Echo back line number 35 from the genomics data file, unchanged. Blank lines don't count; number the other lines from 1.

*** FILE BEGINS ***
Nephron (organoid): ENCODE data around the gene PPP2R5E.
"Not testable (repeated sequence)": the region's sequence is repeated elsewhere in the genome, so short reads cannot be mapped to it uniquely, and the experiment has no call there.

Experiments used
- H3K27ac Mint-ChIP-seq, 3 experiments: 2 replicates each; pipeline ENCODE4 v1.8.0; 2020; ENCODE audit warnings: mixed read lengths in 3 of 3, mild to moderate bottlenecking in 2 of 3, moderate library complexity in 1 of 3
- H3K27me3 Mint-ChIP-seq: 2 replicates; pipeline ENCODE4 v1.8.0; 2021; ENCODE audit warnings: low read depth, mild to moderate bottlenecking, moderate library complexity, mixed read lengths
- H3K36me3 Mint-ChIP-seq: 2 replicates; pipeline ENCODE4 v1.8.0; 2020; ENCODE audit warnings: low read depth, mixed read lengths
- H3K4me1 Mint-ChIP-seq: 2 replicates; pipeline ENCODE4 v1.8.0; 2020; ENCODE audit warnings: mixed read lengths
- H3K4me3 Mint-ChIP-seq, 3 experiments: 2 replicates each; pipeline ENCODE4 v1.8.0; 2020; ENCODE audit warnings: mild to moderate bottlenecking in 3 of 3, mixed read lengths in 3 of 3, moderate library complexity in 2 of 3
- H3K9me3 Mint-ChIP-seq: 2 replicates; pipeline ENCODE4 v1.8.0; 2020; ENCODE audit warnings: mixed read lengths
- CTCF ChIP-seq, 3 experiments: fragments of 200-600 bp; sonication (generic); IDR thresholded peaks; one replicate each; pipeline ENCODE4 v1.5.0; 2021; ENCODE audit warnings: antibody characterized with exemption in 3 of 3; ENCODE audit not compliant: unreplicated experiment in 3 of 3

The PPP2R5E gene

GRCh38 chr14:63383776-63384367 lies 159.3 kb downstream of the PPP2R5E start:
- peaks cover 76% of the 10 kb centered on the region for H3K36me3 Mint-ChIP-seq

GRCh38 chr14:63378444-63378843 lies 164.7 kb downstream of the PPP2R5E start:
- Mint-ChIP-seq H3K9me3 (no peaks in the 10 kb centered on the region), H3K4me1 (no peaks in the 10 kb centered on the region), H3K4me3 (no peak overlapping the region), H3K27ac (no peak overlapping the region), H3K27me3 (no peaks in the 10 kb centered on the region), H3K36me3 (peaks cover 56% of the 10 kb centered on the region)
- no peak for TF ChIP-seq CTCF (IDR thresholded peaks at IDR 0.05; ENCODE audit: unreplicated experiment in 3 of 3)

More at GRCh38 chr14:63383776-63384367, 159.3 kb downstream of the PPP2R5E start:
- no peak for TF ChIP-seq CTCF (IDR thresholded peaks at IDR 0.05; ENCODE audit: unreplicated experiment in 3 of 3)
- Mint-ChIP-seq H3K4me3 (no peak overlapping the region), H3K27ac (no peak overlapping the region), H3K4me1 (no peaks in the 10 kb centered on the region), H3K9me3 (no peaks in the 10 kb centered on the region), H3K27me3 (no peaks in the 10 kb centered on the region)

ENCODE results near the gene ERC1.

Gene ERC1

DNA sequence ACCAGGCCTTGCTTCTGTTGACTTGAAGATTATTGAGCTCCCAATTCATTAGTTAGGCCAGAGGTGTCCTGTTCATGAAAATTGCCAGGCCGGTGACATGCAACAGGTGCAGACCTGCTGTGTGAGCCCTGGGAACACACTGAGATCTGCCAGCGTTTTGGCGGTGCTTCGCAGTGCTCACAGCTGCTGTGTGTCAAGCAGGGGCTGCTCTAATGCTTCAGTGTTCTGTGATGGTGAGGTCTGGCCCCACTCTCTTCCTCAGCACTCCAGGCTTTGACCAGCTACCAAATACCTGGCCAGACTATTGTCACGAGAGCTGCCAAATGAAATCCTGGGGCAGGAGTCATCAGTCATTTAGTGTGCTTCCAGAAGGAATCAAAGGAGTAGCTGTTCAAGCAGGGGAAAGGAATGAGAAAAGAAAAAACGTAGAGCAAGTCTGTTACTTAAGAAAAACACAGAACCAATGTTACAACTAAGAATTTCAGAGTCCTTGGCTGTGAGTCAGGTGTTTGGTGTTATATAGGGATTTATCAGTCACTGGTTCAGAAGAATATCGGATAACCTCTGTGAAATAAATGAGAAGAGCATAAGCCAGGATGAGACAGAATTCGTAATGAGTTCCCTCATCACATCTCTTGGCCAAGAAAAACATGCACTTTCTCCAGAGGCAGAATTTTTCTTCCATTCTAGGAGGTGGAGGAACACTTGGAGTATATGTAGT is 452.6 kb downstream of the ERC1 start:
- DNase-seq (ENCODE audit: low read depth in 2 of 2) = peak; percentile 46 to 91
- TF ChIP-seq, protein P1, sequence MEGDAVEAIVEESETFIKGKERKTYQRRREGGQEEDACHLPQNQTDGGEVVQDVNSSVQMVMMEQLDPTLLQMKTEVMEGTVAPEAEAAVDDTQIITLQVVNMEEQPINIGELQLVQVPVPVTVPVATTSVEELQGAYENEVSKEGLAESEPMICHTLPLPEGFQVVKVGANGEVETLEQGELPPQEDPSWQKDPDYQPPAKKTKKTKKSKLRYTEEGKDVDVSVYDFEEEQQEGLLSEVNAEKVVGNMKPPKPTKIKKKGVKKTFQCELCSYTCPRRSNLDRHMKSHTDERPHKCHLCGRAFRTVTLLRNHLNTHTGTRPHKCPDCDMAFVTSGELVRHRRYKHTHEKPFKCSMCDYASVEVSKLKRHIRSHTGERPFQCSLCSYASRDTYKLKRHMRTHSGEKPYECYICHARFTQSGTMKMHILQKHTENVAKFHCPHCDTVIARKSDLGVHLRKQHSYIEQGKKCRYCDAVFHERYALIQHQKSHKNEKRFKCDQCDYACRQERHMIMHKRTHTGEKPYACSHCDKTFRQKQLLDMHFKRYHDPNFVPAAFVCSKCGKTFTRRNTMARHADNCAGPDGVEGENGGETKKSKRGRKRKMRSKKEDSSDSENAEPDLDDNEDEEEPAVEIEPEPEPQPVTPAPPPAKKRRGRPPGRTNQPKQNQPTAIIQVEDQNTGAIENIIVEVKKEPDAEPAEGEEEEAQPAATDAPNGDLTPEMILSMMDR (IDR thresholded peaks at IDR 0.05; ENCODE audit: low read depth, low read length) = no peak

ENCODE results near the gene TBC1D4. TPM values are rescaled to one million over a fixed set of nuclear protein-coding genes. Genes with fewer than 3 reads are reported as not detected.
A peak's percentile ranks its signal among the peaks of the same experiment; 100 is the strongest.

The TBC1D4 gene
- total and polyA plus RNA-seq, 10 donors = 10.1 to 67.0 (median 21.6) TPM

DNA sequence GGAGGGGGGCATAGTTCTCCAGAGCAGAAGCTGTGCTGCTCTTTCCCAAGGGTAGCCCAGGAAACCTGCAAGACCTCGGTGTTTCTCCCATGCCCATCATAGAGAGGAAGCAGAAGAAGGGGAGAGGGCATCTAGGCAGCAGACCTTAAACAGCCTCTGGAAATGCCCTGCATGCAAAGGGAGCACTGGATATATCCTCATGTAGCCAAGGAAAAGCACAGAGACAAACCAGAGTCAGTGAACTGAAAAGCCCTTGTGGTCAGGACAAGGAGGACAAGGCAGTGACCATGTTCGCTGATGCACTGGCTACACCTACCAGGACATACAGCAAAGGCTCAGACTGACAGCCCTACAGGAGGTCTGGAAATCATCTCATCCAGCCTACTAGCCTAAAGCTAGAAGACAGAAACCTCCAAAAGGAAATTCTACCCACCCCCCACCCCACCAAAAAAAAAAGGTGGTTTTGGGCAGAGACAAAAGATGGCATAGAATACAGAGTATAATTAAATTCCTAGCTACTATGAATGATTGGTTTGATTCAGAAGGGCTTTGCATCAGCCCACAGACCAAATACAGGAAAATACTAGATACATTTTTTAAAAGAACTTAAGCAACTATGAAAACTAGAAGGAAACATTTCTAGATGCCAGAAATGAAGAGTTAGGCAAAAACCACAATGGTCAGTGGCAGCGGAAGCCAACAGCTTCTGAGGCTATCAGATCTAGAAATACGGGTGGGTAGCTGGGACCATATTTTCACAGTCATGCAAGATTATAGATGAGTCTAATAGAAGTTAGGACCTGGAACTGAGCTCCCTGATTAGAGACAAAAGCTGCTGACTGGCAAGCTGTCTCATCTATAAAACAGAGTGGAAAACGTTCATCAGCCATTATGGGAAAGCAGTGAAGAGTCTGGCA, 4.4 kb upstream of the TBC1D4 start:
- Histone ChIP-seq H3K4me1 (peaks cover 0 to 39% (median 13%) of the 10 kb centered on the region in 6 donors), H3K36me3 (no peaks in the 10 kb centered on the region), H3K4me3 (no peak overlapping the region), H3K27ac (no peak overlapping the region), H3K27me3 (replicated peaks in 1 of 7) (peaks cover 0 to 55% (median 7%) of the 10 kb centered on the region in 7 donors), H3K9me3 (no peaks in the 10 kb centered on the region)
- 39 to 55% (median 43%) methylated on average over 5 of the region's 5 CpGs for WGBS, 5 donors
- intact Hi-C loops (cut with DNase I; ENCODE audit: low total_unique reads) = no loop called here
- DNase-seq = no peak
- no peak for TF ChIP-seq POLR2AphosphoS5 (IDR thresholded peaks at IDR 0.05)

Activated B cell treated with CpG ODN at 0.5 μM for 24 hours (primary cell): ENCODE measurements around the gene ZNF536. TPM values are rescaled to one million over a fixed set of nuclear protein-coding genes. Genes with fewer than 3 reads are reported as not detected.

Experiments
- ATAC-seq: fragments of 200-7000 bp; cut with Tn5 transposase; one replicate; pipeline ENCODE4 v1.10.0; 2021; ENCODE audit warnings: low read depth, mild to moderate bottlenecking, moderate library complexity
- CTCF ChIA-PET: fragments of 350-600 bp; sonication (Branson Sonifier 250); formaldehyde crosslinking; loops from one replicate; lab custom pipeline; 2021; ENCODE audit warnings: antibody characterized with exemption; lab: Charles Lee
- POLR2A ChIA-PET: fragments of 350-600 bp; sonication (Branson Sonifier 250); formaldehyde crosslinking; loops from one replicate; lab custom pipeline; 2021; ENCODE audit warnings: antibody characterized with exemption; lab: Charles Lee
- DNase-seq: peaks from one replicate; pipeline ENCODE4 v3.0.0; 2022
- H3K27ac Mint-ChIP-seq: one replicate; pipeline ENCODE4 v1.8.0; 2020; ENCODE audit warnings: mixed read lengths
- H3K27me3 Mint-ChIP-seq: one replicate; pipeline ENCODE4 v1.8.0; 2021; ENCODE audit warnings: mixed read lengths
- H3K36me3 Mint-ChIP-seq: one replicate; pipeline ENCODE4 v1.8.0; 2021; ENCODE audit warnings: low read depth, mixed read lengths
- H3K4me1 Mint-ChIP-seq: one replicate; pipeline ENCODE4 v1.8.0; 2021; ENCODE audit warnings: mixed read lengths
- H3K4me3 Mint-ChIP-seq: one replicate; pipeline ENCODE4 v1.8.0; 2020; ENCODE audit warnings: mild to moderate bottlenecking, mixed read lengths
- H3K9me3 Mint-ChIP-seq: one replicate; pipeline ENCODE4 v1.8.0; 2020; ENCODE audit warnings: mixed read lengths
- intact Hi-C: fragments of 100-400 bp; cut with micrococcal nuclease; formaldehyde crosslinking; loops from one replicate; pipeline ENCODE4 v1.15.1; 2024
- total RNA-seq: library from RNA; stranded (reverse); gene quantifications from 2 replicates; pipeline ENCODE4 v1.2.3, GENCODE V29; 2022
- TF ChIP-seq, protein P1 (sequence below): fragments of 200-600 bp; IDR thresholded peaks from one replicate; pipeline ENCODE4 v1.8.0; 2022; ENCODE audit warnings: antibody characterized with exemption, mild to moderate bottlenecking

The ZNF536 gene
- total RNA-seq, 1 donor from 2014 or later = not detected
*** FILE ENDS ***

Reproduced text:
Activated B cell treated with CpG ODN at 0.5 μM for 24 hours (primary cell): ENCODE measurements around the gene ZNF536. TPM values are rescaled to one million over a fixed set of nuclear protein-coding genes. Genes with fewer than 3 reads are reported as not detected.